Kent Inclusive Practices (KIPs)

If you teach or support teaching, you need to apply these Kent Inclusive Practices, as agreed by the University's Education Board. They are simple adjustments to learning and teaching, informed by the experience of students with Inclusive Learning Plans (ILPs).

What you need to do

KIPs are simple but powerful practices you can use to make the delivery of your teaching more inclusive. They anticipate the needs of our learners, reducing the need for retrospective adjustments, and benefit all students, not just those with disabilities.

The 6 simple practices you need to apply

  1. Offer digital learning resources: library resources and lecture recordings
  2. Share content in advance: reading lists, module outlines and lecture slides
  3. Make your outputs easy to navigate and understand
  4. Make audiovisual media accessible
  5. Make assessments accessible
  6. Promote assistive technologies to everyone.

These are all explained in more detail below.

1. Offer digital learning resources

Library/academic resources

Choose digital resources over print when creating reading lists and recommending academic resources.  

Why: e-resources can quickly and easily be converted into more accessible formats using software such as SensusAccess. In contrast, print material needs more work to make it accessible and can take days or sometimes weeks to convert.

Record lectures

Use lecture capture and make sure your videos are accessible. Automated captioning is enabled by default in all KentPlayer recordings.

Why: this helps with notetaking, especially for students with ILPs.  

2. Share content in advance

Reading lists

Share reading lists online at least 4 weeks in advance. Clearly show the importance of readings, eg core (must read), recommended (should read) and background (could read).

Why: it helps those with reading difficulties to prioritise, supports slower readers and allows time to make alternative formats if needed. 

Module outlines and lecture/seminar slides

Share digital versions of outlines and slides in a timely way:

  • module outlines: 4 weeks before the module starts
  • lecture/seminar slides: at least 24 hours before the session

Why: this particularly helps part-time, distance and commuting students and students with notetaking difficulties. 

3. Make your outputs easy to navigate and understand

Give your documents, presentations and other media a clear structure and easy navigation. 

Why: so that they are easy to read and can be understood by screen readers and other assistive technologies.

4. Make audiovisual media accessible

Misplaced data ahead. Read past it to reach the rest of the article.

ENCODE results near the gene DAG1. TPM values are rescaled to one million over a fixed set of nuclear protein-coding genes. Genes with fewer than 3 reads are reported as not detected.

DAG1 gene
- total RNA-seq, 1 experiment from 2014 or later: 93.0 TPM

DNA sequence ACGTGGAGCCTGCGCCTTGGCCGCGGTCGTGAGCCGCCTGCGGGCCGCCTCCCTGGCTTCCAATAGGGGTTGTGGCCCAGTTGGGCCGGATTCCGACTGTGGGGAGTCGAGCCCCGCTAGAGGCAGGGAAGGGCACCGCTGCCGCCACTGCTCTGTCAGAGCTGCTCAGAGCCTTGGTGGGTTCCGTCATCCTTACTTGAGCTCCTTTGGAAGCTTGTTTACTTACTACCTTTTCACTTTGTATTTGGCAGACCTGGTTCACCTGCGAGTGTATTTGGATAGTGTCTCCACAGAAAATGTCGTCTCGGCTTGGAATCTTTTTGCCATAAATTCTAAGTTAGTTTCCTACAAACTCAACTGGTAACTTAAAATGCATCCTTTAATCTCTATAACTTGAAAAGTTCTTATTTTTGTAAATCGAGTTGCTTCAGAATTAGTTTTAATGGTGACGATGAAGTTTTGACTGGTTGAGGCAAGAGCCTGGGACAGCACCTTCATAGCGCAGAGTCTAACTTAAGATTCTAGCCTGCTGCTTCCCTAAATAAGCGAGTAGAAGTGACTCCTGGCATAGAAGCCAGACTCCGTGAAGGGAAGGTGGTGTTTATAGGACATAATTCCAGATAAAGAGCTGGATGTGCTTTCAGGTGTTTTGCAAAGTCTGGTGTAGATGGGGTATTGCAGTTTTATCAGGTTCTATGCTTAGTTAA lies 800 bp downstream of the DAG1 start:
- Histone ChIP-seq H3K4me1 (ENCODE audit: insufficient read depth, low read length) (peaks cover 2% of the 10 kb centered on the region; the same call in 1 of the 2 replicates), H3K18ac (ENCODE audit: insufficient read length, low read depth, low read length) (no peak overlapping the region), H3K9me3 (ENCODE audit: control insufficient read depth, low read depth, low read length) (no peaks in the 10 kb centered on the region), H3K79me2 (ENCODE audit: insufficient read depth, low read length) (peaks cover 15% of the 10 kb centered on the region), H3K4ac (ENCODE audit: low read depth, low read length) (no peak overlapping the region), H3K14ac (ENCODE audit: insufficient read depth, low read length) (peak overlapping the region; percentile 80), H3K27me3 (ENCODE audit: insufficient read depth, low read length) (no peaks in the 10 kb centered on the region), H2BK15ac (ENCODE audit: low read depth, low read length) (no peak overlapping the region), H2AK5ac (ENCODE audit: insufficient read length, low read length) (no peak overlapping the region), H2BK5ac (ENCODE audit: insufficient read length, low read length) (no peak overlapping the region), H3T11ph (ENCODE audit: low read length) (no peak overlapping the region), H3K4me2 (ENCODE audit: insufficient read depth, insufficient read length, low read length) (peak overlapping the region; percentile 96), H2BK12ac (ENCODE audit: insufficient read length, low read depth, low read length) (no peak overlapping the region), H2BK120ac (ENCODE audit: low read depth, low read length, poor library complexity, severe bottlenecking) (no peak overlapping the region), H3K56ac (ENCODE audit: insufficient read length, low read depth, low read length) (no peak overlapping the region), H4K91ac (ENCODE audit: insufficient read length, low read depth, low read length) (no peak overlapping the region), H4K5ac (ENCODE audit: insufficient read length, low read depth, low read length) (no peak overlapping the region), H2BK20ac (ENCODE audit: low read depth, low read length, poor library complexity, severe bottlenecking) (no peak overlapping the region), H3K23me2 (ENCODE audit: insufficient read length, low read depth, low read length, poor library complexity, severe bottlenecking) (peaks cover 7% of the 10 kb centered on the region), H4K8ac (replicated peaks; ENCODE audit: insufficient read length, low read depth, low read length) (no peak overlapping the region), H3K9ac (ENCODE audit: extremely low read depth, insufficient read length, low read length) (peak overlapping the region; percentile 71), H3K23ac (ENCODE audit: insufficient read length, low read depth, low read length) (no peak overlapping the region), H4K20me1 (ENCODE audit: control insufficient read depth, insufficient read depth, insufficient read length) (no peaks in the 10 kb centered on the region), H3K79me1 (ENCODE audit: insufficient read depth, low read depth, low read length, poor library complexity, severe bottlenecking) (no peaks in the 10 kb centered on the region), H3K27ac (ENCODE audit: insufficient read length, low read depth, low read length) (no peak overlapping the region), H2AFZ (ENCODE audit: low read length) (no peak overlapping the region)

Give text alternatives for the key teaching points in images, tables, graphics, videos and audio.

  • For images and tables this can be an explanatory caption
  • For video or audio provide a transcript: how to make your videos accessible. Automated captioning is enabled by default in all KentPlayer recordings.

Why: a text version, with searchable terms and correct spelling of complex names, is essential for students with visual impairments, deafness or hearing loss. It's also useful to reinforce the learning for everyone.

5. Make assessments accessible

Vary assessment methods and make them appropriate to learning outcomes. Make sure your methods of evaluation don't negatively impact students with disabilities.

When writing module specification documents, consider the different assessment types most frequently requested in the past and the rationales for using them.

Use these tips on inclusive assessment (pdf) to help identify alternative assessment methods that demonstrate the skills you want to assess (pdf)

Extra time

Some students need extra time arrangements. Do the number, length and timing of assessments take this into account, such as time given for laboratory practical assessments or written tests?

Spelling, punctuation and grammar

Are spelling, punctuation, and grammar an appropriate part of the assessment criteria? 

  • If these are critical to the learning outcome this must be clearly stated in advance in the module specification. 
  • If not, make sure that your marking schemes allow exclusion of these criteria where this is needed as a reasonable adjustment for students with specific learning difficulties.

Why: to make sure you are assessing the student's knowledge, skill and understanding, not their disability.

6. Promote assistive technologies to everyone

The University’s software finder lists tools which may help with learning, productivity and with unlocking educational content. Examples are text-to-speech, speech recognition or mindmapping software.

Why

  • Some of our students need assistive technology to enable them to access to curriculum content or assessments.  
  • Everyone can benefit from using software that can help you work in a different and more efficient way. 

Why KIPs are mandatory

More support and guidance for staff

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